Balochistan’s conundrum
Mohammad Jamil


For quite some time, government functionaries have been telling the nation that there is a foreign hand behind the unrest in Balochistan, but they have never named the country or agencies involved in it. Recently, the Inspector General (IG) of the Frontier Corps (FC), Major General Ubaidullah Khan, told the media that 20 agencies are active in Balochistan; around 121 insurgent training camps are operational in Balochistan and 30 in Afghanistan. He claimed that the camps are being operated by Harbiyar Marri, Brahamdagh Bugti, Allah Nazar and Javed Mengal, who are running a concerted campaign to defame the state institutions. Brahamdagh Bugti is the leader of Balochistan Republican Party (BRP) and Harbiyar Marri of Balochistan Liberation Army (BLA) – both are accused of fuelling insurgency in the violence-plagued province. However, if anybody has incontrovertible evidence against them, it should be brought before the apex court so that adverse remarks are not given against agencies and security forces by the court.

There are no two opinions that Balochistan has become the focal point of foreign powers that are eyeing avariciously for its immense mineral wealth and also for its strategic location. There is a perception that in case Pakistan refuses to accept Washington’s strategy for Afghanistan, the USA and its allies will continue to support militancy in Balochistan with the objective of ultimately taking the issue to the UN. Nearly a week after he chaired a Congressional hearing on Balochistan, US Congressman Dana Rohrabacher presented a resolution in the House of Representatives on February 17, 2012, calling upon Pakistan to recognise the Baloch right to self-determination. According to the text: “Revolts in 1958, 1973 and 2005 indicate continued popular discontent against Islamabad’s rule, and the plunder of its vast natural wealth, while the province remains the poorest in the country.” The US administration claims that since America is a democracy, it cannot stop Senators from moving resolutions in the Congress, and they are not necessarily in line with its policy.

Unfortunately, the local media is criticising the army and the security agencies for using force against the rebels. Then investigation should be made as to why during military and elected governments (Ayub Khan and Z.A. Bhutto) army actions were taken in Balochistan. Though the Baloch nationalist leaders may have public support in their areas that is a small percentage of the large swaths of land, yet the fact remains that Balochistan does not belong to a handful Baloch youth demanding an ‘independent Balochistan’ like Harbiyar, Akhtar or Brahamdagh. Balochistan is, indeed, the home of a significant number of other Baloch sardars, and also Pashtun tribes that alone make 50 percent of the population, who are Pakistanis and do not want to separate from Pakistan. While the local media highlights those allegedly killed by the police and security personnel in Balochistan, the target killing of teachers, professors, doctors and even skilled and semi-skilled workers in other provinces are downplayed. It also keeps mum over the killing of innocent Baloch people by the mines and IEDs placed by the insurgents.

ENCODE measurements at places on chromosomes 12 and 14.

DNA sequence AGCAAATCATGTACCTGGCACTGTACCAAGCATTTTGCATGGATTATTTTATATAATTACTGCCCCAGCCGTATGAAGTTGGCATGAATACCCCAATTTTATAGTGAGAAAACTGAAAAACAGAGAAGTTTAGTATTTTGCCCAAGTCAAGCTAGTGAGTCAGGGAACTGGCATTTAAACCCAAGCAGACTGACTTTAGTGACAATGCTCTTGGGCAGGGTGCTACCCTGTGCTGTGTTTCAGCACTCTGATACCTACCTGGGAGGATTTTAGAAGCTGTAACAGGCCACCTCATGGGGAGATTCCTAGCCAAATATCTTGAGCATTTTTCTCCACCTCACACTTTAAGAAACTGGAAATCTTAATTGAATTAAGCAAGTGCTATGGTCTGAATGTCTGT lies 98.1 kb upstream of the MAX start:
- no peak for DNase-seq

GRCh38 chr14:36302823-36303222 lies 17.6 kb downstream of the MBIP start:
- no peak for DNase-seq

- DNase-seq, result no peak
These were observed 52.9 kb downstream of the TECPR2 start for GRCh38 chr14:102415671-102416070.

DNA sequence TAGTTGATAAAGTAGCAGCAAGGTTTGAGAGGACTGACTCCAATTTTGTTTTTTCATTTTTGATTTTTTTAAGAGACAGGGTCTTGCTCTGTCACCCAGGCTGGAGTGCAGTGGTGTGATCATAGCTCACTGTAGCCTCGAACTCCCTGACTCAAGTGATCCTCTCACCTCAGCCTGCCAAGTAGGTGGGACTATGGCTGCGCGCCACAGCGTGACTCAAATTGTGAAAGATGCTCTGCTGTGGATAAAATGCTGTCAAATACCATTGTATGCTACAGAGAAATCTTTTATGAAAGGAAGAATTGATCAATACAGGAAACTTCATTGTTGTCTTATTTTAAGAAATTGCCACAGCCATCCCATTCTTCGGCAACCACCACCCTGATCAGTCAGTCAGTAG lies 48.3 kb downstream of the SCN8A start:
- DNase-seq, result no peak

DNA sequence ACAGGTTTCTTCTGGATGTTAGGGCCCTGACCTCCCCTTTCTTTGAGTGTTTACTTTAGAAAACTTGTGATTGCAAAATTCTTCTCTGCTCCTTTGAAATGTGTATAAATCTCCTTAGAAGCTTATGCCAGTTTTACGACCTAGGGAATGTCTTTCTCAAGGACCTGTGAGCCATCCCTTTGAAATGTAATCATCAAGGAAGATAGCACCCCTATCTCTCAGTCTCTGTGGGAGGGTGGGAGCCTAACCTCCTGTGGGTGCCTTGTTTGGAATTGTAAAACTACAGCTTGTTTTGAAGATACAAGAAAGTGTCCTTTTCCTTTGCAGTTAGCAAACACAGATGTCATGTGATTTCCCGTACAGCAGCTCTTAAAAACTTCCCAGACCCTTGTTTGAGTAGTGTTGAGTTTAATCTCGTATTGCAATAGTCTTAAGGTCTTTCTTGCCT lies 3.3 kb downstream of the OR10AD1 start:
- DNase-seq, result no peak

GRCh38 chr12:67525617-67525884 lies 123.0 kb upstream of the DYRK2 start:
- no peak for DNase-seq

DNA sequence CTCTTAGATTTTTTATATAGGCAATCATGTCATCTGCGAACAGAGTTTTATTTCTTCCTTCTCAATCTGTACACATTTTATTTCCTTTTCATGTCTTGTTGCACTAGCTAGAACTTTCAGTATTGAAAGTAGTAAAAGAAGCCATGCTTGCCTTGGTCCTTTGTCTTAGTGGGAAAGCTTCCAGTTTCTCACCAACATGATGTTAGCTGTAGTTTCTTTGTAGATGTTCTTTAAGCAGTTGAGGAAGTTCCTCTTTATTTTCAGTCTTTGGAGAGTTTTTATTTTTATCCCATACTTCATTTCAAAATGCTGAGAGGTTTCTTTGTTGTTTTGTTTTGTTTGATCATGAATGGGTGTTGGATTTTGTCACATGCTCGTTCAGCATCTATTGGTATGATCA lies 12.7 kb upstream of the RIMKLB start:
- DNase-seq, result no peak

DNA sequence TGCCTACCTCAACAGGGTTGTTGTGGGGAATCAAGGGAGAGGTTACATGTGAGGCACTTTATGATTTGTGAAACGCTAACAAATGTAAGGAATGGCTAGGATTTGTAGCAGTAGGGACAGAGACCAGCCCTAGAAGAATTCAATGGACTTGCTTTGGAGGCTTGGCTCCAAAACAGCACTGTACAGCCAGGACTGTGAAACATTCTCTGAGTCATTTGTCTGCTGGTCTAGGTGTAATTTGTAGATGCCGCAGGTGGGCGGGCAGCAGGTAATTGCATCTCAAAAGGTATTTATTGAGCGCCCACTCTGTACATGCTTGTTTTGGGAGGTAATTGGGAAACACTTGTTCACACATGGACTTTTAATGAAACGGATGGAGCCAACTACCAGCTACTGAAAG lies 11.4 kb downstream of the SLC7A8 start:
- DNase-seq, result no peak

Balochistan has, indeed, remained in the throes of ethnic, sectarian and tribal feuds for decades. Ethnic and tribal identity is a potent force for both individuals and groups in the province with the result that there exists deep polarisation among different groups. Each of these groups is based on different rules of social organisation, which has left the province inexorably fragmented. And tribal group-ism has failed to integrate the state and enforce a national identity. The problem is that during the British Raj, Balochistan was the most neglected area and after independence, successive governments never made serious efforts to develop it.

Recently, the Supreme Court Bar Association convened a conference on Balochistan. Most participants talked vaguely and ambiguously, and they seemed to be oblivious of the ground realities. They stressed that the province’s resources should be spent on it, but did not underline the point that the sardars consider it their right to own the minerals, gas or oil if found in their territory. As regards the missing persons’ case, no agency has the right to detain anyone without due process of law; and tortured killing is a savage act that can neither be condoned nor justified on any ground. But the killing of Punjabi settlers is no lesser horrific; they too have human rights that do not cease to exist simply because they are not Balochs, but Punjabi-speaking. However, there was not a word of compassion for them, even as scores have been killed, many more wounded, and a lot more driven out of their homes.